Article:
Abstract

We report on the observation of an in situ deflagellation of an Isochrysis microalgae cell with a near-infrared laser beam. In particular, a cell is caught in an optical trap and is later observed to lose its flagella; the time required is termed the deflagellation time. The dependence of the average deflagellation time on cell growth rate phase is studied. For cells in the initial growth rate phase, this time (26s) is considerably longer than observed in the stationary phase (16s). The cellular transmittance is observed to fall with age, suggesting that the increased optical absorption and scattering may be related to the more rapid deflagellation. The dependence of deflagellation time on laser trapping power is consistent with a single-photon process. No significant difference was found in the deflagellation time for cells kept either in the dark or under light. The deflagellated cells were viable after showing the reappearance of red chlorophyll autofluorescence and cell division. Our observations reported here provide insight into the photostimulus produced by near-infrared light in Isochrysis and other living organisms.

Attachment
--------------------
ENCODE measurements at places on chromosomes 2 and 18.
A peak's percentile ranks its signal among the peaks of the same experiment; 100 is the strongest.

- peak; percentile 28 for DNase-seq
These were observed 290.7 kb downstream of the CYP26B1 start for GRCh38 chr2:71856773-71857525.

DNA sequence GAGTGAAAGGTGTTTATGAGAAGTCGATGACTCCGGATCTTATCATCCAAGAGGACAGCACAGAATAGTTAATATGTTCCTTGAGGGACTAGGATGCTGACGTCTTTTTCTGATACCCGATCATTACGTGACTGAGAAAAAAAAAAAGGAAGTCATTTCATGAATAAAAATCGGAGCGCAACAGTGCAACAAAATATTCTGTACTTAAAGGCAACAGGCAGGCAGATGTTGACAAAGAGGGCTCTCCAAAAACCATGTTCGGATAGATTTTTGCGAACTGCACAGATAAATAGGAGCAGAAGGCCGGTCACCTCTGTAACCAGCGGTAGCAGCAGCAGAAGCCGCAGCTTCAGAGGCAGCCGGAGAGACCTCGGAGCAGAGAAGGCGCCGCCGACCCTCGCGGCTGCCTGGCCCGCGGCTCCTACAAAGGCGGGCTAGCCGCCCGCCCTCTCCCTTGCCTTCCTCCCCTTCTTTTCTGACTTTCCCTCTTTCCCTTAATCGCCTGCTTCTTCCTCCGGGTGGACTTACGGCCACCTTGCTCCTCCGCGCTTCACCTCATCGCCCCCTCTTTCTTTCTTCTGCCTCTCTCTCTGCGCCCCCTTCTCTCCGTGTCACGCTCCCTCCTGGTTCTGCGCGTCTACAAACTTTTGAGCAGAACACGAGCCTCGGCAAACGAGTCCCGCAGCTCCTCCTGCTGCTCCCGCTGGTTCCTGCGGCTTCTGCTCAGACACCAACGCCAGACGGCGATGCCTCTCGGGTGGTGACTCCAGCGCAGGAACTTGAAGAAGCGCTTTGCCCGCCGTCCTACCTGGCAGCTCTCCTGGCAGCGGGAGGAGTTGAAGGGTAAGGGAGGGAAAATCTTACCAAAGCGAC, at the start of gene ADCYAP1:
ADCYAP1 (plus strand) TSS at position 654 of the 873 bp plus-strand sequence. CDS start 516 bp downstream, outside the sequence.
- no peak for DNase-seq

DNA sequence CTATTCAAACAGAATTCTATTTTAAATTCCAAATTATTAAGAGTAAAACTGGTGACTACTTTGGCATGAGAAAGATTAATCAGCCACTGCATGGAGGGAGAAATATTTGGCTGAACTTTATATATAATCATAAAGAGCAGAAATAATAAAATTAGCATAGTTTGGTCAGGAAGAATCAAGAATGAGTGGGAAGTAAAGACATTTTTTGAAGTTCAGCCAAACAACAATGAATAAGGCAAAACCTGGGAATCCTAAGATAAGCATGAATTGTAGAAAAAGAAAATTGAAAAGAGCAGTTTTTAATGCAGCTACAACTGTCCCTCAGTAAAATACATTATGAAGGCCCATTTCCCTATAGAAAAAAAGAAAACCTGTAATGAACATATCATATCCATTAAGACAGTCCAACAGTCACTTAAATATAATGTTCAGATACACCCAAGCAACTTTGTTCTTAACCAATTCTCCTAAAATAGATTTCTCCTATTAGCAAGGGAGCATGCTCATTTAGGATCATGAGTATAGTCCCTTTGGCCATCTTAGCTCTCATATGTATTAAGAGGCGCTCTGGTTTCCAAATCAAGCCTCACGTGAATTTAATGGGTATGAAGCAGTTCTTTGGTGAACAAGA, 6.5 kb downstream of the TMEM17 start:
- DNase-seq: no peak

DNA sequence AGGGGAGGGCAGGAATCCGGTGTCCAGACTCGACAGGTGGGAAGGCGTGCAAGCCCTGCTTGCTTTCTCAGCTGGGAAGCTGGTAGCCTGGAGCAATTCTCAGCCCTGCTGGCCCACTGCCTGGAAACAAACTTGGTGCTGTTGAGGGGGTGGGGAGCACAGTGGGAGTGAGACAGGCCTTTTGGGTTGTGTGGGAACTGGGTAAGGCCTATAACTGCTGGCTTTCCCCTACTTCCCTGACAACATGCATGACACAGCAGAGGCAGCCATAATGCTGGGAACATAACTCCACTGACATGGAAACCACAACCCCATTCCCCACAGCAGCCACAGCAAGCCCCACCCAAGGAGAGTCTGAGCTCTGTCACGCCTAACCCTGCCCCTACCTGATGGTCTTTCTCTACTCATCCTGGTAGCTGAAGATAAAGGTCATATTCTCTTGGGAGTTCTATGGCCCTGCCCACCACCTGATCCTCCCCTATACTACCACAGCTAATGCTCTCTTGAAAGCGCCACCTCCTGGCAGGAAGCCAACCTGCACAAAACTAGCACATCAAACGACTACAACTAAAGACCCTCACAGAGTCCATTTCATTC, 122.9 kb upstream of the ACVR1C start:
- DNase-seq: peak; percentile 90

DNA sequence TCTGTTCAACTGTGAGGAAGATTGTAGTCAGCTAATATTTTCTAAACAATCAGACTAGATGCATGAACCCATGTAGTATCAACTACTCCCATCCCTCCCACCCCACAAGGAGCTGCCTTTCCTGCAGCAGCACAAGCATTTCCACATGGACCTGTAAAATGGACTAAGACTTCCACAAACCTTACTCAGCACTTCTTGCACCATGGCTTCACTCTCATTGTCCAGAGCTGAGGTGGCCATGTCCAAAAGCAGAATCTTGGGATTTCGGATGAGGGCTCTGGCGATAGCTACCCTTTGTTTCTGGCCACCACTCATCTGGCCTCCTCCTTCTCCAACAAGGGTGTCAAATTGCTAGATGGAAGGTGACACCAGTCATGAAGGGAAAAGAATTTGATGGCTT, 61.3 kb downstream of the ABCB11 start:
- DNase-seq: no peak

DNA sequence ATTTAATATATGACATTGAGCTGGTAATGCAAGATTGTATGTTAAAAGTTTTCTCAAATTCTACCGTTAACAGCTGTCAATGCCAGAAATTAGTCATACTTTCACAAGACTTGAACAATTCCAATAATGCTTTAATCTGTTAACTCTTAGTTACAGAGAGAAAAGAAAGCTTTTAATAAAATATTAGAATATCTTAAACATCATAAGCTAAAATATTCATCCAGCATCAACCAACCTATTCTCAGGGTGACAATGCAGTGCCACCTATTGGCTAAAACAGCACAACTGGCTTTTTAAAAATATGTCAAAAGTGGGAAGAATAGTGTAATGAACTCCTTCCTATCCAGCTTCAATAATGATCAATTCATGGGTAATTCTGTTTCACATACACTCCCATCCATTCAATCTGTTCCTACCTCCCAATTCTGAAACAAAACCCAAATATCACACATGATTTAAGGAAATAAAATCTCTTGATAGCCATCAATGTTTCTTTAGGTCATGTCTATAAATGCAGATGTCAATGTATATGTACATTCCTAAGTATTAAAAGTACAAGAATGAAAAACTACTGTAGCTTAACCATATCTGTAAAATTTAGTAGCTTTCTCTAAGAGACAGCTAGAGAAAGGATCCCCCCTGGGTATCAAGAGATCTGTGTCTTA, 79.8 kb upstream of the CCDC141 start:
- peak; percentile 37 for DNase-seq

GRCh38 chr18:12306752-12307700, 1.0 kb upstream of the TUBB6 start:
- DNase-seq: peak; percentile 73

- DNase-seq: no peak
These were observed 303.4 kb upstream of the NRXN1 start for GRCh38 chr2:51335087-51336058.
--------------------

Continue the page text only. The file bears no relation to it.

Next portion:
© 2015 Optical Society of America

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